WASHINGTON – President Bush and Congress must give a proposed national intelligence director (search) and counterterrorism center sufficient authority to overcome the intelligence community's turf battles, senators said Tuesday as Congress continued to explore the September 11 commission's (search) recommendations.
Bush is ready to create the position of national intelligence director, but some lawmakers wonder whether what he's proposed will have enough power to get the nation's 15 sometimes turf-conscious spy agencies working in concert.
Democrats have criticized Bush's rejection of the Sept. 11 commission's recommendation that a new national intelligence director control all intelligence budgets and have the authority to choose who would lead the CIA, FBI, Defense Intelligence Agency and other intelligence agencies. Bush also turned aside the commission's idea for placing both the counterterrorism center and the director within the White House.
Sen. Joe Lieberman (search), D-Conn., said at a hearing on creating the new agency that the White House recommendation for a new agency and its chief "appears to lack the powers that the commission wants it to have," particularly budgetary authority over the intelligence-gathering agencies.
"When everyone is in charge, no one is in charge," Lieberman said. As leader of "our nation's war against Islamic terrorism" the new intelligence director must have the authority to command all of the intelligence community, Lieberman said.
Any new counterterrorism directorate "must get what it needs, both in resources and in its place in the priorities of the agencies that collect intelligence," added Sen. Susan Collins (search), R-Maine, chair of the Senate Governmental Relations Committee.
Bush, in a Monday statement in the Rose Garden, announced his support for a national intelligence chief and a national center to plan counterterror operations in the United States and abroad. "Our goal is an integrated, unified national intelligence effort," he said.
The two proposals Bush embraced were the key recommendations of a bipartisan commission that investigated the Sept. 11, 2001, attacks.
While Congress works on legislation to create the new intelligence director post, the president will tell the CIA director to tap all the authority he has under current law to manage all 15 agencies, a senior administration official said on condition of anonymity.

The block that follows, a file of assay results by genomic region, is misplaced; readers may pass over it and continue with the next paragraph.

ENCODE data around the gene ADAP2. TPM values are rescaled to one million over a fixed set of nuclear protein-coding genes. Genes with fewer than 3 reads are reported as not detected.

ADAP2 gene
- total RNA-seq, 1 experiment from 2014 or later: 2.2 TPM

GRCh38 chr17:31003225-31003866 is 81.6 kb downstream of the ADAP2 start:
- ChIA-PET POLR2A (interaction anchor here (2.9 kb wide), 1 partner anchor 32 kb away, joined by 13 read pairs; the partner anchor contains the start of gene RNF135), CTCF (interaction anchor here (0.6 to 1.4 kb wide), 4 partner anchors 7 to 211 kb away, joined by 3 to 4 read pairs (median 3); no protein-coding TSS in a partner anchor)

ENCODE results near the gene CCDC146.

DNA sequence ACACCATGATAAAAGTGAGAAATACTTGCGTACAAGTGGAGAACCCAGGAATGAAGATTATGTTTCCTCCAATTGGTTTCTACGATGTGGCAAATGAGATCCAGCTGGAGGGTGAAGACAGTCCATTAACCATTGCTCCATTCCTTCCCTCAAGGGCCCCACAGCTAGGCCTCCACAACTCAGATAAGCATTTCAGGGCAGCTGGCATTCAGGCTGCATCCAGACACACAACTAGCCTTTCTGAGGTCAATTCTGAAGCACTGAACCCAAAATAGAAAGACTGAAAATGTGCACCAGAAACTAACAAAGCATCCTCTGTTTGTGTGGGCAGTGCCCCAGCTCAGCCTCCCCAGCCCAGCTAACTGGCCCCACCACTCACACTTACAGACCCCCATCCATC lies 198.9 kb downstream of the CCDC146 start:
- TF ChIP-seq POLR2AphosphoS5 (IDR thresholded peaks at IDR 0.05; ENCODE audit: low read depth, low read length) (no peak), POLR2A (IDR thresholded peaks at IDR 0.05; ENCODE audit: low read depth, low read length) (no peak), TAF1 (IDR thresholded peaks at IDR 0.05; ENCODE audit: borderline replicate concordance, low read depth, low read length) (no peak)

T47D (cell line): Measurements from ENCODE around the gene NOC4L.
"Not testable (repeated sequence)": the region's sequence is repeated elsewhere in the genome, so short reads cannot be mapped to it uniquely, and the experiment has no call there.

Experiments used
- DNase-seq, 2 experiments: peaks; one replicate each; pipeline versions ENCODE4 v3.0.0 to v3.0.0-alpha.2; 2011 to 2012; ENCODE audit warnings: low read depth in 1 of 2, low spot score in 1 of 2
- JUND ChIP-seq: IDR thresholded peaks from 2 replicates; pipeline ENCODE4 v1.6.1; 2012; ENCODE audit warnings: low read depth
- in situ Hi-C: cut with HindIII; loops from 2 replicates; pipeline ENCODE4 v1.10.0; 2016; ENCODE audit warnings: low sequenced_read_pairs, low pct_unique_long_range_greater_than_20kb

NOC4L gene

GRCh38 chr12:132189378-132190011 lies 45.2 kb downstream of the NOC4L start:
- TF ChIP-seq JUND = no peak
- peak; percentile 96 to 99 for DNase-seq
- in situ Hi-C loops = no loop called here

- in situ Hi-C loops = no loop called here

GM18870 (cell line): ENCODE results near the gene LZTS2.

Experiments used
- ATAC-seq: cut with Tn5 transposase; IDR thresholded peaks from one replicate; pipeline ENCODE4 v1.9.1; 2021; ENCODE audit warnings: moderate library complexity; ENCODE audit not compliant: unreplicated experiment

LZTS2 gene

The official would not speculate about who would be put in charge of carrying this out.
He said Bush might name acting CIA director John McLaughlin (search) to the job, and later nominate him or someone else to be America's first national intelligence director. The president also needs to fill the CIA director's slot by picking McLaughlin, who's been warming the seat since George Tenet resigned in June, or someone new.
"I expect he'll have more to say on that soon," White House press secretary Scott McClellan said.
Homeland security has become a central theme in this year's presidential race. Bush's announcement showed his determination to keep what polls show is a substantial advantage over Democratic rival John Kerry on the issue of fighting terrorism.
The president said the new reforms he's proposing are in addition to steps the administration already has taken, such as refocusing the FBI on terror threats, creating the Homeland Security Department, setting up the Terrorist Threat Integration Center and working to ensure a "seamless spread of information throughout our government."
Kerry said Bush should have acted sooner.
He said Bush should summon Congress back into a special summer session to address the proposed changes, but Bush's advisers said lawmakers already were working on intelligence reform. "They can think about them over August and come back and act on them in September," Bush said.
Sen. Jay Rockefeller, D-W.Va., vice chairman of the Senate Intelligence Committee, questioned Bush's decision, saying that "if the new director cannot control the budgets of intelligence agencies, this new position will be no more than window dressing."
Fran Townsend, who heads the office of counter-terrorism at the White House, said Tuesday that "if we'd made it a member of the Cabinet, I believe the administration would have been accused of politicizing it." She said the new intelligence chief under Bush would "integrate" the budgets of the various agencies.
Appearing on NBC's "Today" show, Townsend also said, "The Cabinet is the political body responsible for implementing the president's policy and that's the very reason for not having this person in the Cabinet."